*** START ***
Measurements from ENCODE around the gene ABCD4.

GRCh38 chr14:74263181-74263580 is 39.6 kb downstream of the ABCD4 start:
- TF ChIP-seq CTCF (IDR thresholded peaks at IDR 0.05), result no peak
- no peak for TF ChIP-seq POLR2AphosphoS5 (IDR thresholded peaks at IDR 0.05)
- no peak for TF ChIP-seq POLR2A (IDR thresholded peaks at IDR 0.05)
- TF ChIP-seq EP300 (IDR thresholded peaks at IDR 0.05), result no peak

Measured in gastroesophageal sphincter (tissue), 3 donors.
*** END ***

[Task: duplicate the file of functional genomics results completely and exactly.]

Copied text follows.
Measurements from ENCODE around the gene ABCD4.

GRCh38 chr14:74263181-74263580 is 39.6 kb downstream of the ABCD4 start:
- TF ChIP-seq CTCF (IDR thresholded peaks at IDR 0.05), result no peak
- no peak for TF ChIP-seq POLR2AphosphoS5 (IDR thresholded peaks at IDR 0.05)
- no peak for TF ChIP-seq POLR2A (IDR thresholded peaks at IDR 0.05)
- TF ChIP-seq EP300 (IDR thresholded peaks at IDR 0.05), result no peak

Measured in gastroesophageal sphincter (tissue), 3 donors.